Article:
IN – On 7 December, impressive Roasso Kumamoto winger Naohiro Sugiyama became the Nerazzurri’s 3rd winter signing, following on from Harumi Minamino’s promotion from the youth setup and Ryuta Takahashi’s switch from Shizuoka Gakuen High School. Able to play on either wing as well as in the number 10 role, Fukuoka-born Sugiyama carried himself with a certain verve and swagger at times during Roasso’s miraculous run to 4th in J2 and a place in the playoff final, In Scotland we may refer to him as being ‘gallus,’ and Nerazzurri supporters will be hoping to see him deliver on a regular basis once he gets up to speed with life in Kansai. The former Ozu High School and Juntendo University star bagged 9 goals and 4 assists during his solitary campaign at J2 level and finished 2022 with 162 dribbles (2nd best in the division), 99 shots (also 2nd), 138 crosses (4th), 35 shots on target (6th), 66 chances created (7th) and 81 through balls (11th). That’s quite the repertoire and hopefully he can live up to the hype in Dani Poyatos’ new system.

OUT – Former Japan international Gen Shoji has returned to his old side Kashima following a 3 year spell with Gamba during which time he made 71 J1 appearances. A big character on and off the field, Shoji was a popular figure among supporters despite issues with injuries, form and managerial changes meaning that they never really got to see the best of him in a blue and black jersey. He’ll certainly be missed for the respect he commanded from referees, and Gamba, a side that have been far too easy for officials to give soft decisions against in recent years, will certainly need to find a Gary Neville-esque figure or two to fill that particular void. However, watching Japan vs Spain at an ungodly hour, I was struck by the Spanish centre-backs’ (Torres and Rodri) performances, where they were essentially auxiliary holding midfielders who combined with the midfield anchor, Busquets, to build La Roja’s many attacks. This is the essence of what Poyatos will seek to do in Suita, and Shoji, never the greatest passer in the world, doesn’t really fit into that kind of system (Kwon Kyung-won, on the other hand, looked pretty handy when he got game time against Cristiano Ronaldo and Portugal, CR7 might not be the force he once was, but don’t tell me he wouldn’t have topped the J1 scoring charts this year). Therefore, with Shoji being such a big part of the squad, as well as one of the highest earners (rumoured to be on around ¥100 million per year), when a decent sized offer came in (somewhere in the region of ¥230 million, I’m led to believe – just under £1.4 million), I’m not quite going to say accepting it was a no-brainer, but I think it was the right move to make. A bit like in the book Moneyball where Billy Beane trades certain players so his head coach Art Howe must use the new guys he’s brought in, removing Patric and Shoji from the Gamba dressing room, no matter how painful in the short term, may be a necessary growing pain.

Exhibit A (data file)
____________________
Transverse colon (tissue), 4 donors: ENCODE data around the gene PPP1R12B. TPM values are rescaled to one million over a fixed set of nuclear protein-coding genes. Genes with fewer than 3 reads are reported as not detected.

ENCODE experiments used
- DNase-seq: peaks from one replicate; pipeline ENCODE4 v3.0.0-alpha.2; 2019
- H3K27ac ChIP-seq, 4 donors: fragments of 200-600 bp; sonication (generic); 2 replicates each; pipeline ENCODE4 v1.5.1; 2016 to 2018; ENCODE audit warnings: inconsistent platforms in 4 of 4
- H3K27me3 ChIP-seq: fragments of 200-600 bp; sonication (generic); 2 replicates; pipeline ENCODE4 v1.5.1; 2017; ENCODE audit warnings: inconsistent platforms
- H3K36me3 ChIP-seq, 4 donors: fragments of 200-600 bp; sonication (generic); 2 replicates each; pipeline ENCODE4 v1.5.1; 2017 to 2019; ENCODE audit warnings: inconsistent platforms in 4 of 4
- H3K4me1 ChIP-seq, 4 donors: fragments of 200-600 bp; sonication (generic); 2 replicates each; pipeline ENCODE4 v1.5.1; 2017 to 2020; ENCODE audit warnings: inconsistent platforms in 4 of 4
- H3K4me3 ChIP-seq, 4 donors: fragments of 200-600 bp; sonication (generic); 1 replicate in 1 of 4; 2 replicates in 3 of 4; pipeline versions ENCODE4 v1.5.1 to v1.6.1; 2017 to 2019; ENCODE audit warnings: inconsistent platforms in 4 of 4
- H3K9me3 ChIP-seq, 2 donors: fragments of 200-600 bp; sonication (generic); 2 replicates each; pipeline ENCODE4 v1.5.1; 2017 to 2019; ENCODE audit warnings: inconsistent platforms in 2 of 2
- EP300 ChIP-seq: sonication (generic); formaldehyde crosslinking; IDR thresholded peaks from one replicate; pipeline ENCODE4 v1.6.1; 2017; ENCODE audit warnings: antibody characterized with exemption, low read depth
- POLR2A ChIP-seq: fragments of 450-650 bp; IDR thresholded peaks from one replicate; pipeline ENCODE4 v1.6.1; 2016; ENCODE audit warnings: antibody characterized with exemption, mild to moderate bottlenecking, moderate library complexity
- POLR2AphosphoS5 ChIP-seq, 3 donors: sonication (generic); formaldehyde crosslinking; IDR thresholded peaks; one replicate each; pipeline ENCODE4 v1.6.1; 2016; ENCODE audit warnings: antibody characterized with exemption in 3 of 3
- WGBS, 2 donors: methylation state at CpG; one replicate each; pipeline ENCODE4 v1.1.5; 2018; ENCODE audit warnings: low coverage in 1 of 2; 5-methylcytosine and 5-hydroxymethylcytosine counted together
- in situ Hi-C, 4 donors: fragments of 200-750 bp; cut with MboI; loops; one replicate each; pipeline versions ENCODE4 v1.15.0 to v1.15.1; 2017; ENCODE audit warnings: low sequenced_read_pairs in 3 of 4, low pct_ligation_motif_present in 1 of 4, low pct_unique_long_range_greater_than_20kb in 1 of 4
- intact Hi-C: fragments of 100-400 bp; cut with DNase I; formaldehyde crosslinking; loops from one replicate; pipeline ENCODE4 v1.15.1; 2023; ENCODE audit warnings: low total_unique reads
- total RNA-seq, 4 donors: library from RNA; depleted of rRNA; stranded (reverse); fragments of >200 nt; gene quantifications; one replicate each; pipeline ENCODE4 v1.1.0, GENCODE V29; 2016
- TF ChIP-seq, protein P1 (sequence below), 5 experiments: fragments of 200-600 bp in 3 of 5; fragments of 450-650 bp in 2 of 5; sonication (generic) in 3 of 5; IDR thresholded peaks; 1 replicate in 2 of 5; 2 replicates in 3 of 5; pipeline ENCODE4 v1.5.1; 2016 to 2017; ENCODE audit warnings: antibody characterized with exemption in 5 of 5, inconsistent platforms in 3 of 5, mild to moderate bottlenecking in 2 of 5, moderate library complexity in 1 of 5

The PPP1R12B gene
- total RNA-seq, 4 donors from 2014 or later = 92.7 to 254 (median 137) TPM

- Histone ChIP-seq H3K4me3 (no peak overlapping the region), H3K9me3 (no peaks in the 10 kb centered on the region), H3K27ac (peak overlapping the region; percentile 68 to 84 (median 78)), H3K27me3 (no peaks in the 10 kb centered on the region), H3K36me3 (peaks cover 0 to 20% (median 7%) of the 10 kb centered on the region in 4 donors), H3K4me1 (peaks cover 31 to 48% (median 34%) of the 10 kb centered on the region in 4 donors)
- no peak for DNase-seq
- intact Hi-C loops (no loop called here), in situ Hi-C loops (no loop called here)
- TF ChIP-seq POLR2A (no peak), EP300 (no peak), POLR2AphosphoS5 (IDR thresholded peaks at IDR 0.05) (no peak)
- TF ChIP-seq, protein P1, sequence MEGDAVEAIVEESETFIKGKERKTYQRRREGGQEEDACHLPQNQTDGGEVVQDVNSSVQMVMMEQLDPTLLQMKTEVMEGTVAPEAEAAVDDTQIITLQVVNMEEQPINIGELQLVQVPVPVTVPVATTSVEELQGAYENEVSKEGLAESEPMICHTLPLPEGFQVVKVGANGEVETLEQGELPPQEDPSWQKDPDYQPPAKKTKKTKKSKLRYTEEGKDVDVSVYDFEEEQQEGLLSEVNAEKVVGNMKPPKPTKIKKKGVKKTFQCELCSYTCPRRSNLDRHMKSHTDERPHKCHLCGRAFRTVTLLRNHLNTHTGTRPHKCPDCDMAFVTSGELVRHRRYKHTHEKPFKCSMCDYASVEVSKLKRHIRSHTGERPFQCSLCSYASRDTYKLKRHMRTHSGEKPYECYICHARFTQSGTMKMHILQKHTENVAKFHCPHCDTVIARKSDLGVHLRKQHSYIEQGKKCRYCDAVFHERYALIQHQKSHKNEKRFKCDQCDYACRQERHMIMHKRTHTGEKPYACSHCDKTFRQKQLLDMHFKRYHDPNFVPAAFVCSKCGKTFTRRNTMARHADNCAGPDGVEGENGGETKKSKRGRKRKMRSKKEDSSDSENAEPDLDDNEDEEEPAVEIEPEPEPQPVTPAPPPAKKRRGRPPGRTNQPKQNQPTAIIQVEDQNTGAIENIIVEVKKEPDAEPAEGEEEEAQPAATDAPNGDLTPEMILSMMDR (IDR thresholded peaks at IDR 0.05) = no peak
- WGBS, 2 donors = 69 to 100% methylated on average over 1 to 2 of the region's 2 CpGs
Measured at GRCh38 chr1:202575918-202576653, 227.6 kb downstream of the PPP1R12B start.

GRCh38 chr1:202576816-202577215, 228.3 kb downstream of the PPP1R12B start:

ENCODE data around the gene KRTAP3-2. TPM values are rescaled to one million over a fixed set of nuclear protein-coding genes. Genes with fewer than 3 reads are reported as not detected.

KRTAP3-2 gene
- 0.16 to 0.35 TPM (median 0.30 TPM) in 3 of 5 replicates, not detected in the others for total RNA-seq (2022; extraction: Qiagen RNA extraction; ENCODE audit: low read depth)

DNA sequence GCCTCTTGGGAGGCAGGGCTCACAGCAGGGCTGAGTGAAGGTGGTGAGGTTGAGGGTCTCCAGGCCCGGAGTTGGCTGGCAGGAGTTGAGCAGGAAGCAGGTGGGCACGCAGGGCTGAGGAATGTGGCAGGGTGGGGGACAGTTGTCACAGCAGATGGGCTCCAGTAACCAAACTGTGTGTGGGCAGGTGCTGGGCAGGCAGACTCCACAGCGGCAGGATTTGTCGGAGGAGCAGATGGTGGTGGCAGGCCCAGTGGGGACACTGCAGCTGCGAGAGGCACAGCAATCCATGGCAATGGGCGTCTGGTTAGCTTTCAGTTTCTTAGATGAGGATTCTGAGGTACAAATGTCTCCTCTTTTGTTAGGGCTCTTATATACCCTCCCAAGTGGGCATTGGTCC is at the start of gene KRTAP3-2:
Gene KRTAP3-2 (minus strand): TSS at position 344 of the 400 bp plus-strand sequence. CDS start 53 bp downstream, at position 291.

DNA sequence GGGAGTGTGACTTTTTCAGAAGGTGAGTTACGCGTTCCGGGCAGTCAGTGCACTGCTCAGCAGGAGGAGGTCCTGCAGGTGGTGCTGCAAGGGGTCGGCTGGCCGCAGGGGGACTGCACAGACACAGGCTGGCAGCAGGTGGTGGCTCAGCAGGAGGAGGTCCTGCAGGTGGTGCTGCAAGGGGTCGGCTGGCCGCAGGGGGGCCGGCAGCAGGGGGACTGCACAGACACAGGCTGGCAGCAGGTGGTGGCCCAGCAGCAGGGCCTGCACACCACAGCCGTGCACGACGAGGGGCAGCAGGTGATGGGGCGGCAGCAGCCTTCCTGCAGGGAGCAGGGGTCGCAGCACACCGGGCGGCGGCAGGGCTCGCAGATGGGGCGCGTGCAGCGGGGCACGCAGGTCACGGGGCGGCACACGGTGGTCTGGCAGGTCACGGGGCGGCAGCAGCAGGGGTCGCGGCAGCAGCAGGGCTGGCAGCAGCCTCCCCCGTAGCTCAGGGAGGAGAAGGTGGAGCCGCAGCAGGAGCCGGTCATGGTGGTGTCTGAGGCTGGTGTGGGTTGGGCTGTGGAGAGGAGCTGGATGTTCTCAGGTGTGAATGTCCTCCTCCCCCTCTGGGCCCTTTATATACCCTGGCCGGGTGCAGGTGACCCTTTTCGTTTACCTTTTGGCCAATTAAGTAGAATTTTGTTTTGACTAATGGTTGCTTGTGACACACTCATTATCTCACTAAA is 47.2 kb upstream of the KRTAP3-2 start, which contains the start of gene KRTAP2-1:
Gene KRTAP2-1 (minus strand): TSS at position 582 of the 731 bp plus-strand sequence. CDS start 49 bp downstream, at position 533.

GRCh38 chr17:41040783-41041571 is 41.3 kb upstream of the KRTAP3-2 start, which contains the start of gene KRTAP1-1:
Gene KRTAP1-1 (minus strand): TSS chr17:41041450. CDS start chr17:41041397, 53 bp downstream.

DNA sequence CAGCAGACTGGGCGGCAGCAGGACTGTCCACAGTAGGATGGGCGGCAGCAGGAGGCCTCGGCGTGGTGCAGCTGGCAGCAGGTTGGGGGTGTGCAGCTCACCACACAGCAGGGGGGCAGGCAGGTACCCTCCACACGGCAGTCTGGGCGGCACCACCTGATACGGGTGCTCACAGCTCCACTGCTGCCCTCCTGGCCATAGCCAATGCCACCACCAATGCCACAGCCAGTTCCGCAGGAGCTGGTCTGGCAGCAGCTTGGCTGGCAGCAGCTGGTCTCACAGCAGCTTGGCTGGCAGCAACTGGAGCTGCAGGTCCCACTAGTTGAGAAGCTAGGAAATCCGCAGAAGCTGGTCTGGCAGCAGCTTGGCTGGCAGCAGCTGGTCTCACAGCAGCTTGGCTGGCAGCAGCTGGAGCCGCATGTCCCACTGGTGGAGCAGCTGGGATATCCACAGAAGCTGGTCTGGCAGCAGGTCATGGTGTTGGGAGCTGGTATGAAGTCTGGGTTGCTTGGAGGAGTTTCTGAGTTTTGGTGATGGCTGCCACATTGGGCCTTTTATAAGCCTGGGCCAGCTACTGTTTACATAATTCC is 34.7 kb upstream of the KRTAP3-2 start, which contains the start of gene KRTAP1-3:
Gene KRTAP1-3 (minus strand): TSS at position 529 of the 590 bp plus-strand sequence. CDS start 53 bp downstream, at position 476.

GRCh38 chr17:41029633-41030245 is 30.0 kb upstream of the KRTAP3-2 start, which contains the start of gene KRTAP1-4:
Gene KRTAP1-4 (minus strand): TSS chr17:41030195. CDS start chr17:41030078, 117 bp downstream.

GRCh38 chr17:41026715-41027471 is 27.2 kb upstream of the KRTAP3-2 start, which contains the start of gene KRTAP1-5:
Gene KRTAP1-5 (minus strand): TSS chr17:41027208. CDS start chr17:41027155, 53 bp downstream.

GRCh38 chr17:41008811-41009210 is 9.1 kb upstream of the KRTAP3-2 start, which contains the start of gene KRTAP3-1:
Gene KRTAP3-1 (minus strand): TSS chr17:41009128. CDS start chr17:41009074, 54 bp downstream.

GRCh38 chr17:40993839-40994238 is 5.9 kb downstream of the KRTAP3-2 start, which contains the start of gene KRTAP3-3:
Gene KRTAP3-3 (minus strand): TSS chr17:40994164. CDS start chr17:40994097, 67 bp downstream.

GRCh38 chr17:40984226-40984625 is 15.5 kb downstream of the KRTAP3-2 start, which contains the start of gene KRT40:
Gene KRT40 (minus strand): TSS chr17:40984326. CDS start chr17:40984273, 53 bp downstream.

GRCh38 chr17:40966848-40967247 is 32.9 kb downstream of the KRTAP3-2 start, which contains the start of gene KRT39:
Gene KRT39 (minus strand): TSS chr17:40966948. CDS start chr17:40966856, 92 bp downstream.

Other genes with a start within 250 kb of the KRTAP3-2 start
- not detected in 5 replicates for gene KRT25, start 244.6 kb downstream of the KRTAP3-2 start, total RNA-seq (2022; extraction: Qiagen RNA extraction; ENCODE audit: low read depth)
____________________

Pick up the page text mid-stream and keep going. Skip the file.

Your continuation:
NEW CLUB – Patric has found fresh employment in the suburban Kyoto town of Kameoka where he’ll join up with Cho Kwi-jae’s Kyoto Sanga. It’s probably a good move for all concerned, even if the 35 year old’s 5 league goals in 2022 is just over half what the man he’s replacing, Peter Utaka, managed. Prior to last season kicking off, I stated on the J-Talk Podcast that Sanga would be ‘up the creak without a paddle’ if Utaka stopped scoring, and lo and behold, that’s exactly what happened in the second half of the year. Another Gamba OB, Kazunari Ichimi, has been brought in from Tokushima to try and assist Patric in steering the Royals to safety (the impressive Taiki Hirato too), and while I’m on the topic of Ichimi, it’s worth digressing to mention that he was a grade above Naohiro Sugiyama at Ozu High School in Kumamoto (Ao to Kuro full-back Ko Yanagisawa was 2 years ahead of Sugiyama at Juntendo University too, so he already has a ready-made senpai waiting for him in Suita).